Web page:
Canine influenza virus (CIV) is a respiratory tract disease that mimics Bordetella bronchiseptica infection (kennel cough). It is a highly contagious virus that was identified in Florida in 2005 when it caused several severe respiratory outbreaks in racing greyhounds. Since it is a relatively new virus, almost all dogs are susceptible to infection when they are first exposed because they have not built up natural immunity. Most dogs that develop CIV infection have a mild illness, but some dogs get very sick and require treatment. The disease appears to occur most frequently in high-density dog populations. The disease is thought to have originated as a mutation of an influenza strain that affects horses and is not related to typical human influenza strains or the avian flu.
The virus is efficiently spread between dogs by aerosol, direct transmission, and transmission of respiratory secretions via fomites. Common fomites include toys, chew toys, bedding, etc. The actual virus persists for less than one week in the environment and is easily killed with bleach and other common disinfectants. No known transmission to humans has occurred.
There does not appear to be a carrier state of the disease, and no one knows how long immunity lasts after natural exposure. Influenza viruses can change over time, allowing them to evade host defenses, but it is unknown if this will happen with canine influenza. All previously unexposed dogs are susceptible, regardless of age, sex, breed, or vaccination status, but the disease is more likely to become clinically apparent in dogs that are housed in populations such as animal shelters, boarding facilities or day care settings.
Clinical Signs :
60-80% of infected dogs develop clinical signs. There is a 2-5 day incubation period post infection. Nasal virus shedding peaks during this time. Clinical signs generally do not become apparent until day 5-7 and in most cases shedding wanes by 7-10 days after infection. Clinical signs are generally very mild to inapparent during peak viral shedding. A soft, moist, sometimes-productive cough is seen. The cough often persists for several weeks, even with appropriate therapy. Dogs may lose their appetite, develop a fever, and produce a pus-like nasal discharge. Up to 10% of dogs may develop a more severe form of illness, with high fever, lethargy, rapid breathing, and secondary bronchopneumonia. Dogs at higher risk for a more severe form of canine influenza include those that are in poor condition and/or are debilitated, concurrently exposed to other pathogens, very young or very old patients. The fatality rate related to pneumonia/bronchopneumonia is reported to be around 5-8% in selected high-risk populations. Acute, fatal hemorrhagic pneumonia tends to occur only in greyhounds. After day five, approximately 10-20% of affected dogs have no symptoms but are still shedding infectious virus.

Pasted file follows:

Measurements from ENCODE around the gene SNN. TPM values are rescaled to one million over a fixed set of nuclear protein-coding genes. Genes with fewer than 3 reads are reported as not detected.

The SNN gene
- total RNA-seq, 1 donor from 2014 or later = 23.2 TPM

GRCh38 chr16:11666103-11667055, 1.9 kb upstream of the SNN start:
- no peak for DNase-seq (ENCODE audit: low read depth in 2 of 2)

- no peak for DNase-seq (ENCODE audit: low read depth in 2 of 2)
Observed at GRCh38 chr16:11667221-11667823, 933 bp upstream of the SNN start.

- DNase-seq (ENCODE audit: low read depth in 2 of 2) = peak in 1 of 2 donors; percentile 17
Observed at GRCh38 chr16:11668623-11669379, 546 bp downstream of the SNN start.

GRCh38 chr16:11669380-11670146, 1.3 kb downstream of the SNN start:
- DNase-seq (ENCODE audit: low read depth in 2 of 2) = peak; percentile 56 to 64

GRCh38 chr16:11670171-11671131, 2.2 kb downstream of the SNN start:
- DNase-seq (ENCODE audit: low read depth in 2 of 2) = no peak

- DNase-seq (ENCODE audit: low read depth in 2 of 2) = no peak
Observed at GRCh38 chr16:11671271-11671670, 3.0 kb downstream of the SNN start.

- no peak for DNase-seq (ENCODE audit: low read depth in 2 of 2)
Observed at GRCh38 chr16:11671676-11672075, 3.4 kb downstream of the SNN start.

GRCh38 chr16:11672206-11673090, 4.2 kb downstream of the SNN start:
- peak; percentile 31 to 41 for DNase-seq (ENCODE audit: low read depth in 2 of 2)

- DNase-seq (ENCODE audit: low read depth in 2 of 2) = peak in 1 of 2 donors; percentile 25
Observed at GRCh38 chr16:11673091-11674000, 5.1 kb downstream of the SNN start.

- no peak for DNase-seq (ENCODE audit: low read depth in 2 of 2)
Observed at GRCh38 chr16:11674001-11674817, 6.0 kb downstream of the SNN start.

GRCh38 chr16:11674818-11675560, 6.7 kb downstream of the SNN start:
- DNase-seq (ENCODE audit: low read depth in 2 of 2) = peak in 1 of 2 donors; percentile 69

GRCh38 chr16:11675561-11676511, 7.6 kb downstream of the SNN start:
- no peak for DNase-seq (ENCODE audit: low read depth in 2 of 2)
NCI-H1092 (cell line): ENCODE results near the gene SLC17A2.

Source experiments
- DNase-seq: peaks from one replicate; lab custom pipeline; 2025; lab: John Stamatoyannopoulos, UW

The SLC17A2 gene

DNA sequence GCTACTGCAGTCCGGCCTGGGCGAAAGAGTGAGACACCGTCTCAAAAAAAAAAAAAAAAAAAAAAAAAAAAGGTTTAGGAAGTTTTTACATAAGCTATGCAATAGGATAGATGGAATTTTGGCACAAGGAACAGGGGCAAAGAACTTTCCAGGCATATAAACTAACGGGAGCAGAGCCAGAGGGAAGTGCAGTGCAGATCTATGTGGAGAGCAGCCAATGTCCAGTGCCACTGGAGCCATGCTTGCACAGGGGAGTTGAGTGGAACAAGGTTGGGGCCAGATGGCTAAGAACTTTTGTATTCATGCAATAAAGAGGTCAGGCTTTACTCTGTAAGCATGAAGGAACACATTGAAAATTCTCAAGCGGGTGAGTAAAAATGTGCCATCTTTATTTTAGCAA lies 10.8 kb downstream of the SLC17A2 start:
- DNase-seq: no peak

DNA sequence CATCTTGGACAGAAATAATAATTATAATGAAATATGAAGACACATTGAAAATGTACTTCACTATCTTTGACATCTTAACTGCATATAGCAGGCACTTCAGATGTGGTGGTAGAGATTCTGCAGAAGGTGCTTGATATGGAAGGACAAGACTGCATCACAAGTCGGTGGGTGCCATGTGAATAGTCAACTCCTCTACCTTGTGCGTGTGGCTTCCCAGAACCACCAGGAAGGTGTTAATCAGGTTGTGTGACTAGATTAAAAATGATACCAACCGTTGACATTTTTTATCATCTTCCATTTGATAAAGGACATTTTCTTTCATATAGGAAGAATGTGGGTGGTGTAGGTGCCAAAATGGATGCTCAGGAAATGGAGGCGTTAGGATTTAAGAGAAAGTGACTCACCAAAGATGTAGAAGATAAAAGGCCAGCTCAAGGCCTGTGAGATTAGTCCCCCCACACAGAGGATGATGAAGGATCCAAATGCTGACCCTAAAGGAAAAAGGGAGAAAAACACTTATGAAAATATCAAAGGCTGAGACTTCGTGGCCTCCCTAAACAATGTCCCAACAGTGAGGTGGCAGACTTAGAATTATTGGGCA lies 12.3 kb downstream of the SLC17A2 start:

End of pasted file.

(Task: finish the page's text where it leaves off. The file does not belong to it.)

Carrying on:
Distinguishing CIV from other causes of acute respiratory disease based on clinical signs can be difficult.
Diagnosis includes physical examination, blood tests looking for antibodies to the disease, virus isolation, thoracic radiographs, etc.
- Mild cases are often self-limiting, and may require only isolating the dog and providing supportive care, such as nutrition, rest, prevention of dehydration, and so on. Uncomplicated cases should resolve within 10-14 days.
- Dogs with severe clinical signs, treatment is aimed at preventing secondary infection and is also largely supportive. Fluid support is important. Antimicrobials that target secondary bacterial infections are needed, and are ideally chosen based upon culture and sensitivity tests.
- It is generally recommended to NOT use human antiviral drugs that are neuraminidase inhibitors like Tamiflu. They require use early in the course of influenza infection when it is unlikely that disease will even have been noticed; there are no efficacy or safety studies done on animals; and there are potential resistance mechanisms that could develop with implications for human medicine.
Preventive of CIV:
Control of CIV relies primarily on reducing the spread of virus between dogs. If CIV is established in a boarding facility the kennel should be evacuated for 1-2 weeks and be disinfected.
CIV is best prevented by vaccination prior to boarding. Although vaccination may not prevent infection, it tends to reduce the severity and duration of the disease. The vaccine is first administered twice within a 3 week period then annually.
Please contact us at Brooklyn Veterinary Group to schedule an appointment to have your pet vaccinated against canine influenza virus.